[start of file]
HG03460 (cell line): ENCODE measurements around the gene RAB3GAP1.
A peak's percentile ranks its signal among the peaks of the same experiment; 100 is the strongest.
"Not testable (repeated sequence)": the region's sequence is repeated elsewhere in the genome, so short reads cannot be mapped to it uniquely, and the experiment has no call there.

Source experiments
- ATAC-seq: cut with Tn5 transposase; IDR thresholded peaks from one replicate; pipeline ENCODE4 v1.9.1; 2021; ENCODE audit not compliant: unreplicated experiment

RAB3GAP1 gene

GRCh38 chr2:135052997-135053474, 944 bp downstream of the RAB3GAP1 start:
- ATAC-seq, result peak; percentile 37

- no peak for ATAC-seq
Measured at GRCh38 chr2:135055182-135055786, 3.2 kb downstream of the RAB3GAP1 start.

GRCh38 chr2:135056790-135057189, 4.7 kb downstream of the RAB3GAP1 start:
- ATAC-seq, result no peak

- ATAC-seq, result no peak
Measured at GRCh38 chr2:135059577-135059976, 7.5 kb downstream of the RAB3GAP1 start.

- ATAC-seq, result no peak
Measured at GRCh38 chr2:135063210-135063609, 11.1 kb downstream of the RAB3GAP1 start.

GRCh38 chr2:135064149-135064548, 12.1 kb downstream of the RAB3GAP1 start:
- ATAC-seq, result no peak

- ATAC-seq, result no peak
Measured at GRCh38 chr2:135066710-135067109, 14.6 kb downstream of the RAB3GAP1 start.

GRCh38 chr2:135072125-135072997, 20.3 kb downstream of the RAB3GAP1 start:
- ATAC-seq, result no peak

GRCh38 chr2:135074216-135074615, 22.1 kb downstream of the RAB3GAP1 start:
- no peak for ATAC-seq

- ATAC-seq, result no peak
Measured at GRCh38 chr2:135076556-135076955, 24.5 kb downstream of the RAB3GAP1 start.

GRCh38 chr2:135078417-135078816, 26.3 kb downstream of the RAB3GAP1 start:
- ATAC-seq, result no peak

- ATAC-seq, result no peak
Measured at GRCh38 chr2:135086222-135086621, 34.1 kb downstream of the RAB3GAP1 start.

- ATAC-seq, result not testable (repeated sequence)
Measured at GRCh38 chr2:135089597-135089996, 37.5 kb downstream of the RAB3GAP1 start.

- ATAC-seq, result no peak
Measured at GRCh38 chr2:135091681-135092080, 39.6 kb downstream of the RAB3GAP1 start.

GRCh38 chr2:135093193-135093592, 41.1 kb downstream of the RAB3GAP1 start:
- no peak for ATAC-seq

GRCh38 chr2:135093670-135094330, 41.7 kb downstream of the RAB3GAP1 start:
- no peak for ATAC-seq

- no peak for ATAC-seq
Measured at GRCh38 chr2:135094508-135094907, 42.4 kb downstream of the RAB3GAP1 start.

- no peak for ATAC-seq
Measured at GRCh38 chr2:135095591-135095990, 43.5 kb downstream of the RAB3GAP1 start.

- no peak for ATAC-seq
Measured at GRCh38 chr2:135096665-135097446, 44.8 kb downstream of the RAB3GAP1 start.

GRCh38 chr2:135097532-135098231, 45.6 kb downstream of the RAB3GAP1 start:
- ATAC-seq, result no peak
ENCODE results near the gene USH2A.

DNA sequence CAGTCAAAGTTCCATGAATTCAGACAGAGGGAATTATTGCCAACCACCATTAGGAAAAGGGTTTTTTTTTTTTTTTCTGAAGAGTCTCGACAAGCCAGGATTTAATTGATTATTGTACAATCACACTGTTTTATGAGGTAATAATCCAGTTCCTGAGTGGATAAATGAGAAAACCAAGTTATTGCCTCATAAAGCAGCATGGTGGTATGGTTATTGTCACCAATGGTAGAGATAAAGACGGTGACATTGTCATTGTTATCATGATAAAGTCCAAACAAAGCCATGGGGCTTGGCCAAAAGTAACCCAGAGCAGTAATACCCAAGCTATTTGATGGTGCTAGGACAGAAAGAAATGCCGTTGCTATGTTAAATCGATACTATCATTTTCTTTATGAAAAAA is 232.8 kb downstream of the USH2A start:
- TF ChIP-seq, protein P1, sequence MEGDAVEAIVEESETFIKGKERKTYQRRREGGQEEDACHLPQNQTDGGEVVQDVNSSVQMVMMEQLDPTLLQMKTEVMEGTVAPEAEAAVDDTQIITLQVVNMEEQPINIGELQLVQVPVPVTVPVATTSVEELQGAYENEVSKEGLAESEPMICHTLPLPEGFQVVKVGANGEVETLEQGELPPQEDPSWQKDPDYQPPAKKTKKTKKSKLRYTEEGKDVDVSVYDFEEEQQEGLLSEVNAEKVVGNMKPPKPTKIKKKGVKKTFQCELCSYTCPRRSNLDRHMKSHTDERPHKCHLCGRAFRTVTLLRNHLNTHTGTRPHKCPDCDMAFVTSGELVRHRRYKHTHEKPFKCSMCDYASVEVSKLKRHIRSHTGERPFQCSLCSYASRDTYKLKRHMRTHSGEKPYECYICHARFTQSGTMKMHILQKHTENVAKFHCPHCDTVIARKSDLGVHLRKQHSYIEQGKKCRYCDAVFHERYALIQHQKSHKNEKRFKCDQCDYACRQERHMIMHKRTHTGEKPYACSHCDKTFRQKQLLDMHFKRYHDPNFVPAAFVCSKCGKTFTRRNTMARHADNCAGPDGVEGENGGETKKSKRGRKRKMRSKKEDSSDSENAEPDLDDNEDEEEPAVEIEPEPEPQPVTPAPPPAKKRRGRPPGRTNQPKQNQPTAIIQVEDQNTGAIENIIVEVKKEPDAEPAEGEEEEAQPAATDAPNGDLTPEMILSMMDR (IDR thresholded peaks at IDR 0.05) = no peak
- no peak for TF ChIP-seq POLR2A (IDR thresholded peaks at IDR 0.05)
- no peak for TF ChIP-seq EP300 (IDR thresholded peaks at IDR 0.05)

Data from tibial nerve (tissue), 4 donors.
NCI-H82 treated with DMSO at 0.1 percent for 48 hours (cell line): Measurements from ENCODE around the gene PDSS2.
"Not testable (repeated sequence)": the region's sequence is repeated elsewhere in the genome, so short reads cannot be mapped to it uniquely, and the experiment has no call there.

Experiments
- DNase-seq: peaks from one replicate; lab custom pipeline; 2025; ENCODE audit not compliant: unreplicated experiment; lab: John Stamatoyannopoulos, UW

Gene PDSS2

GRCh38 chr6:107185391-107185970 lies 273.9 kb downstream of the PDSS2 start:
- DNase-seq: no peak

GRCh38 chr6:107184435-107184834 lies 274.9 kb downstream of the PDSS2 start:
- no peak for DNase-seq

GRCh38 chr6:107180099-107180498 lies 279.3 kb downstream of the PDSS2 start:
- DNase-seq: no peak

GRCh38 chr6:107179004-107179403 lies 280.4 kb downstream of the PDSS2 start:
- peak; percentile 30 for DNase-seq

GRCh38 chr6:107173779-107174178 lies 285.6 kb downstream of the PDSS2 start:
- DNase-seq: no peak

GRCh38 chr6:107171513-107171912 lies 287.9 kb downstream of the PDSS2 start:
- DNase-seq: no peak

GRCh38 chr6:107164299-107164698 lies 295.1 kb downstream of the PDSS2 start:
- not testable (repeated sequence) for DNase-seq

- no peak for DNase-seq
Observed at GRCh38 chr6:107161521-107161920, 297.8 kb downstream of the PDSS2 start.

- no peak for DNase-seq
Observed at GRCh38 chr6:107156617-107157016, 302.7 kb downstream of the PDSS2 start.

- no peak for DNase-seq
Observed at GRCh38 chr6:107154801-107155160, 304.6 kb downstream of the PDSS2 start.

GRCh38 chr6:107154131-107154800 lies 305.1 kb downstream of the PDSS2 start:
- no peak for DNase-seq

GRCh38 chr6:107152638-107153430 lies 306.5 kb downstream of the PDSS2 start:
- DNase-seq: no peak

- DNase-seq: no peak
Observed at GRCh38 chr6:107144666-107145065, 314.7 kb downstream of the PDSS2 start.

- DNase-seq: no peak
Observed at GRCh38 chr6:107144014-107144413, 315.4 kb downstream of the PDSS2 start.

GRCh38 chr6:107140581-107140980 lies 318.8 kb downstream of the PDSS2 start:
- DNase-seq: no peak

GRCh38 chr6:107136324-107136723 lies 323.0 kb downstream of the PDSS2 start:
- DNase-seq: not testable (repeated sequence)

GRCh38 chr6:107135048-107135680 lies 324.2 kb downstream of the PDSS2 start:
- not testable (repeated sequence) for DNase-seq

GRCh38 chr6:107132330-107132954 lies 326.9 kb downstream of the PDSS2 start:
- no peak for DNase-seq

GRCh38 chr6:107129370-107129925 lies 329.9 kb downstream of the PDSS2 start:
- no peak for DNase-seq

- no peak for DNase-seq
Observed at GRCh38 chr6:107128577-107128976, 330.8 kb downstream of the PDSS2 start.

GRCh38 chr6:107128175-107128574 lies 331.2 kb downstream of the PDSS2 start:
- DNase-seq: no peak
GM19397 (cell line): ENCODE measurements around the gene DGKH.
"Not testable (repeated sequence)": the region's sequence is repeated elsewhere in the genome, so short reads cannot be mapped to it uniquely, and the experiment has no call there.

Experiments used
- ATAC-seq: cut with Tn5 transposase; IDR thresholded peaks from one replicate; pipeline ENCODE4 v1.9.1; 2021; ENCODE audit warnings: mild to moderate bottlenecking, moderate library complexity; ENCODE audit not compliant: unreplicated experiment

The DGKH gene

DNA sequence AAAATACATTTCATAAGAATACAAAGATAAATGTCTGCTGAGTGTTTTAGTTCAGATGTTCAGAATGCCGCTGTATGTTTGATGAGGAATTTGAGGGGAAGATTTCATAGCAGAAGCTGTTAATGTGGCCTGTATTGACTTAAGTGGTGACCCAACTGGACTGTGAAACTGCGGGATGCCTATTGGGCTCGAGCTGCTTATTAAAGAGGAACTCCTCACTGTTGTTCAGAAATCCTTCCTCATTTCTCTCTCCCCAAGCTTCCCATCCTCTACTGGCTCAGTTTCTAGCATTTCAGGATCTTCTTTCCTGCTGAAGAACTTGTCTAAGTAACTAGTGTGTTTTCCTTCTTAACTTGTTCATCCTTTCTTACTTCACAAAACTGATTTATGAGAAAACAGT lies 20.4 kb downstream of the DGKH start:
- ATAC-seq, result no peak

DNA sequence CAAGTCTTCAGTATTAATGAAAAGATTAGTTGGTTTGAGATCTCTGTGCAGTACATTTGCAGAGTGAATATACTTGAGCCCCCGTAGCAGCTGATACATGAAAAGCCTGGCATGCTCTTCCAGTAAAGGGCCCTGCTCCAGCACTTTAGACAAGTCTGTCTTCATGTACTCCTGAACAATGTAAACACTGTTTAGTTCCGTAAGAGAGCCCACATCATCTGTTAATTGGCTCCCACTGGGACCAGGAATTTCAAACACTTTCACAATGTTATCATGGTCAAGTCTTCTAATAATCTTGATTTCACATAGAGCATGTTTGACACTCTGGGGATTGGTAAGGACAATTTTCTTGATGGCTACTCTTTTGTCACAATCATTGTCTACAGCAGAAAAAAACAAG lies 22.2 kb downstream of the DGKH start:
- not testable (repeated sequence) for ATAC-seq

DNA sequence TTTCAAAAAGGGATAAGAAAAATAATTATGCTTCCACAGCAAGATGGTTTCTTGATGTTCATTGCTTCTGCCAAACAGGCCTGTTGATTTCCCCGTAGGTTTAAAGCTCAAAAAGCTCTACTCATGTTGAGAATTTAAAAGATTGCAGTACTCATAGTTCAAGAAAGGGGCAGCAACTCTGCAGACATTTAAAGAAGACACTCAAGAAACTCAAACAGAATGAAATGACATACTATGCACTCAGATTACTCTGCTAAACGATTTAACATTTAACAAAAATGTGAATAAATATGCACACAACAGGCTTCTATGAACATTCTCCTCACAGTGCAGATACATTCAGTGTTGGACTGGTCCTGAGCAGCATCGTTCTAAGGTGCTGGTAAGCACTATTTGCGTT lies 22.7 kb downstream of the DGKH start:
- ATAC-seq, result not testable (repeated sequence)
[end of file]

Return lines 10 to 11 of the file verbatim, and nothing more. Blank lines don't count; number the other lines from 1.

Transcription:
Measured at GRCh38 chr2:135055182-135055786, 3.2 kb downstream of the RAB3GAP1 start.

GRCh38 chr2:135056790-135057189, 4.7 kb downstream of the RAB3GAP1 start: